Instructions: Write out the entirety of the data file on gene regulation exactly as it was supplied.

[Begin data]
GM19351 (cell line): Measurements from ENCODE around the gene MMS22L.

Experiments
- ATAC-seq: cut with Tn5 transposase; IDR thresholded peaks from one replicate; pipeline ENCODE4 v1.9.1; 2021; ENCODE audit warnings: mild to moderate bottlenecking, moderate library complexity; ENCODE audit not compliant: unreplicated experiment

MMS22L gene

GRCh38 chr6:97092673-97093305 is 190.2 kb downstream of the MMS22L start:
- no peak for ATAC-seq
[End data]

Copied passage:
GM19351 (cell line): Measurements from ENCODE around the gene MMS22L.

Experiments
- ATAC-seq: cut with Tn5 transposase; IDR thresholded peaks from one replicate; pipeline ENCODE4 v1.9.1; 2021; ENCODE audit warnings: mild to moderate bottlenecking, moderate library complexity; ENCODE audit not compliant: unreplicated experiment

MMS22L gene

GRCh38 chr6:97092673-97093305 is 190.2 kb downstream of the MMS22L start:
- no peak for ATAC-seq